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Wednesday, February 22, 2006

Into Africa

China is making both economic and political gains in Africa:

China winning resources and loyalties of Africa, by David White, with Andrew England, Tony Hawkins, Dino Mahtani, John Reed and Andrew Yeh, Financial Times: Some see it as a late blossoming relationship, others as a new kind of colonialism. Either way, China is resolutely and rapidly extending its presence and influence across the African continent as its companies move into terrain where western businesses hesitate to tread. The Chinese advance – government-backed, led by state-run corporations and propelled by the drive to secure oil supplies – has in the span of a few years changed the pattern of Africa’s investment and trade. ... China is establishing a position as Africa’s top commercial partner behind the US and France, overtaking Britain.

For China, Africa offers an extra dimension: a continent three times its own size, less populated than itself and stocked with many of the raw materials it needs. Crude oil from Angola, platinum from Zimbabwe, copper from Zambia, tropical timber from Congo-Brazzaville, iron ore from South Africa: all are on China’s shopping list. In return, the Chinese offer advantages to African governments. They bring first-hand experience of fast development, are attuned to conditions in poor countries and are unconcerned by scruples over governance standards or human rights.

In a different way to the ideological competition that took place in Africa during the cold war, China is emerging strongly as an alternative option for governments more used to dealing with former European colonial powers and the US. At one level China is involved in a straightforward resources grab... But it is also engaged in a mix of influence-building and opportunism. ... Trade between China and Africa has almost quadrupled since the start of this decade, jumping 36 per cent last year ... About half of China’s exports are machinery, electronic and high- technology products. Tens of thousands of Chinese have moved to Africa... Chinese tourism to Africa has boomed...  According to the Beijing government, more than 600 Chinese-funded companies have been set up in Africa in the last 10 years. ...

In war-ruined Angola, the Chinese have leapt into one of the world’s most inhospitable investment environments, offering a $2bn oil-backed credit at a time when ... [a]n agreement between Angola and the International Monetary Fund has been held up ... because of IMF concerns about how the government manages its oil money. ... “The Chinese are offering the loan as an alternative to working with the IMF,” says Princeton Lyman, director of Africa policy studies at the Council on Foreign Relations in Washington.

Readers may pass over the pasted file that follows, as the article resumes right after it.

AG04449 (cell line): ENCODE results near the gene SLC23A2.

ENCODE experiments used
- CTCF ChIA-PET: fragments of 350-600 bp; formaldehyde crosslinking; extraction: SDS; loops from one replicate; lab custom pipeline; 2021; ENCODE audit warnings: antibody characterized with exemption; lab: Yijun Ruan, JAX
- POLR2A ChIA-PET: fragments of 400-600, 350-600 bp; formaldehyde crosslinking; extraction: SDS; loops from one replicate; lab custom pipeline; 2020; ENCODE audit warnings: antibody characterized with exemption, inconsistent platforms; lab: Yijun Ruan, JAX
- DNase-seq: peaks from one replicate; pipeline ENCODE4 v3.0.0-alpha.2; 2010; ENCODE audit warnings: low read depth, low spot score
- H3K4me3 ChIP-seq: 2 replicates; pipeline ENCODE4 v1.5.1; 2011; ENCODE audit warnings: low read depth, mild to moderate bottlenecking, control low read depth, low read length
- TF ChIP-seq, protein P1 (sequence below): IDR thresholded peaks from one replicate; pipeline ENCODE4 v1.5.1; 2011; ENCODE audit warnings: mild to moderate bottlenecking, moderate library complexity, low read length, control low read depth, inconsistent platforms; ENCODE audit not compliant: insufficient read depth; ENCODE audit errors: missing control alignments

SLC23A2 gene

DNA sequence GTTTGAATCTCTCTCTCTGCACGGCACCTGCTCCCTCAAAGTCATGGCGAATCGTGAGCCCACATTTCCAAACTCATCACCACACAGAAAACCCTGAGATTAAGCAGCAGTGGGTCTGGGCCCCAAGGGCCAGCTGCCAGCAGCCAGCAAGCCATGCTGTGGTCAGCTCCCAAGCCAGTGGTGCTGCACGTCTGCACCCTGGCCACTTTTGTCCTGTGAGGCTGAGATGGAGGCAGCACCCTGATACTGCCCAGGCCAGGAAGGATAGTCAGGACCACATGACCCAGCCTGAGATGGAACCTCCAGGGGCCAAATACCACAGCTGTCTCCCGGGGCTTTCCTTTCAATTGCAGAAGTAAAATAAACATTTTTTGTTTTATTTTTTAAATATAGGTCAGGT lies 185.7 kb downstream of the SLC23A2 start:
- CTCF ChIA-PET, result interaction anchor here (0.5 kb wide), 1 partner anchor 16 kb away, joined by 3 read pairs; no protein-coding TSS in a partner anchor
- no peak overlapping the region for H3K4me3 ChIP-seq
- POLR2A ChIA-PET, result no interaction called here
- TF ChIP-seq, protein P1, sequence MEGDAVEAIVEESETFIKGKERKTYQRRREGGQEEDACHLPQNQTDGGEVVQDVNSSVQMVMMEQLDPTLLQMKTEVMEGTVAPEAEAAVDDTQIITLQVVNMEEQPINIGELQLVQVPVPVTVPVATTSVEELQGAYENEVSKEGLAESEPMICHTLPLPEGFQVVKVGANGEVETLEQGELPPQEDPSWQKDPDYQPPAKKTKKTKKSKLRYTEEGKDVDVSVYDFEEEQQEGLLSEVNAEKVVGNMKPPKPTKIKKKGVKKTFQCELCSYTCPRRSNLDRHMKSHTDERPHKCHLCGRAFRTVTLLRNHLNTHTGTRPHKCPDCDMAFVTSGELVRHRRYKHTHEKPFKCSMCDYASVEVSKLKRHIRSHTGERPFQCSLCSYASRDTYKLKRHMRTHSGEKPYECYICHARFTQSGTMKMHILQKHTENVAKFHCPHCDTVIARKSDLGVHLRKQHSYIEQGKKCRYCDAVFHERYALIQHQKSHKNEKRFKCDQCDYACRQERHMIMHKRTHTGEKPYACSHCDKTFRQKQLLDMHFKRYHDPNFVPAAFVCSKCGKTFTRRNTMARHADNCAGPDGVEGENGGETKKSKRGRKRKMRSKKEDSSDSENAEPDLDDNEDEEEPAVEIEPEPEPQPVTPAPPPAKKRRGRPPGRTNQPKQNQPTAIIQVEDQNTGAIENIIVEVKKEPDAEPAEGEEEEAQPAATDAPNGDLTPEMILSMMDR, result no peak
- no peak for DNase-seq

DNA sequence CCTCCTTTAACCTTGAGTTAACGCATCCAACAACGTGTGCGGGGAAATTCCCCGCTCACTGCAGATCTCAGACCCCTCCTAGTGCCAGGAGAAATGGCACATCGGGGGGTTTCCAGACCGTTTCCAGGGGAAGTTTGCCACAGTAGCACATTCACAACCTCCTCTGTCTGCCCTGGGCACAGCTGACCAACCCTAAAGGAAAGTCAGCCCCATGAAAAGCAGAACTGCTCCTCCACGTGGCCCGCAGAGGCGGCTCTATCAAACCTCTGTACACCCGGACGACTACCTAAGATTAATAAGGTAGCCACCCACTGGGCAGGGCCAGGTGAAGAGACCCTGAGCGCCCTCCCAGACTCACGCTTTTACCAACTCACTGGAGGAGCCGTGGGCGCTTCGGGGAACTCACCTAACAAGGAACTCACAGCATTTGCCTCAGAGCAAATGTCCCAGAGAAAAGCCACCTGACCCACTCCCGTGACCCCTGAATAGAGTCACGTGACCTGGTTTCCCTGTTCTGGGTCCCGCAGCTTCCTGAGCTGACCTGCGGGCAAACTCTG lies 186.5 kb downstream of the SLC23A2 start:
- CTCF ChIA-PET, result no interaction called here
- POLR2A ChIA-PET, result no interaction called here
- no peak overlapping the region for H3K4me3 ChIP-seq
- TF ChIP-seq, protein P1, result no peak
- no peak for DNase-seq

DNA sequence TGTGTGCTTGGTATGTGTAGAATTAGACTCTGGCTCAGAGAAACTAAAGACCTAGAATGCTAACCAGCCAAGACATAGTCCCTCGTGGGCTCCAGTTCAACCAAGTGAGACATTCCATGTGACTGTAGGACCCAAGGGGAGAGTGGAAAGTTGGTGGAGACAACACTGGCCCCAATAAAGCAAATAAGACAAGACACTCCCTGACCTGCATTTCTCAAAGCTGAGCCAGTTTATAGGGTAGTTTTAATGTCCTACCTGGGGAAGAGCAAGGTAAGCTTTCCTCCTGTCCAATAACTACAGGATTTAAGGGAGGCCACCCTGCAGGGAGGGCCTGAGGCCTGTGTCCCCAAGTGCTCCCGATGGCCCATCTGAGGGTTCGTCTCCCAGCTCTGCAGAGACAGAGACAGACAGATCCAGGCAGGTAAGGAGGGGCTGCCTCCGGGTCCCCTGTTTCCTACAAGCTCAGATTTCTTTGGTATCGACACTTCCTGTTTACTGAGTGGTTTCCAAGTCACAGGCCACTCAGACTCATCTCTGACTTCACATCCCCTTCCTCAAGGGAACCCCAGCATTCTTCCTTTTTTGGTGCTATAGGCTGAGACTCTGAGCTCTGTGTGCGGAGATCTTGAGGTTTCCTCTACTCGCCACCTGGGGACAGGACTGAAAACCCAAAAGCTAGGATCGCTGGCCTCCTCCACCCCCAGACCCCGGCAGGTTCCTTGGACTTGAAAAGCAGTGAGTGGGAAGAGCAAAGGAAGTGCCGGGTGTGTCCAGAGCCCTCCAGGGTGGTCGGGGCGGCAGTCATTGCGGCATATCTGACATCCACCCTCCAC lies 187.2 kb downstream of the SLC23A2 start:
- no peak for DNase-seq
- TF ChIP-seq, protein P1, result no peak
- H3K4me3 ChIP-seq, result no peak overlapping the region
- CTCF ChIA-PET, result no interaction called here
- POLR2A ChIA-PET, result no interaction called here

Up to now, the African view of China’s fast-growing involvement has been overwhelmingly positive. China is widely regarded as a model of modernisation, more responsive to African needs than western partners, able to build dams, roads and bridges more quickly and cheaply and providing consumer products better suited to African pockets. ...

But criticism is growing. Trades­people ... complain about a Chinese invasion. ... Companies from China are censured for preferring Chinese labour or, when they employ locals, providing poor conditions. China’s cheap consumer goods displace local production. Garment factories have been shutting across Africa... There is a clamour for protection. When South Africa’s Cosatu labour federation staged an anniversary celebration in December, participants peeled off their red union T-shirts in disgust when word went round that they were Chinese-made. ... Chris Alden, an expert at the London School of Economics, says of the relationship: “African actors are beginning to see this as a mixed blessing.”  ...

A senior Nigerian foreign affairs official says: “...China is catching up with the level of engagement that western governments have . . . Being [is] a developing country, they understand us better. They are also prepared to put more on the table. For instance, the western world is never prepared to transfer technology – but the Chinese do. It is our view that, while China’s technology may not be as sophisticated as some western governments, it is better to have Chinese technology than none at all.” ... Zimbabwe, according to president Robert Mugabe, is “returning to the days when our greatest friends were the Chinese”. On independence day last year he told supporters: “We look again to the East, where the sun rises, and no longer to the West, where it sets.” ...

    Posted by on Wednesday, February 22, 2006 at 07:28 PM in China, Economics, International Trade, Politics | Permalink  TrackBack (0)  Comments (4)


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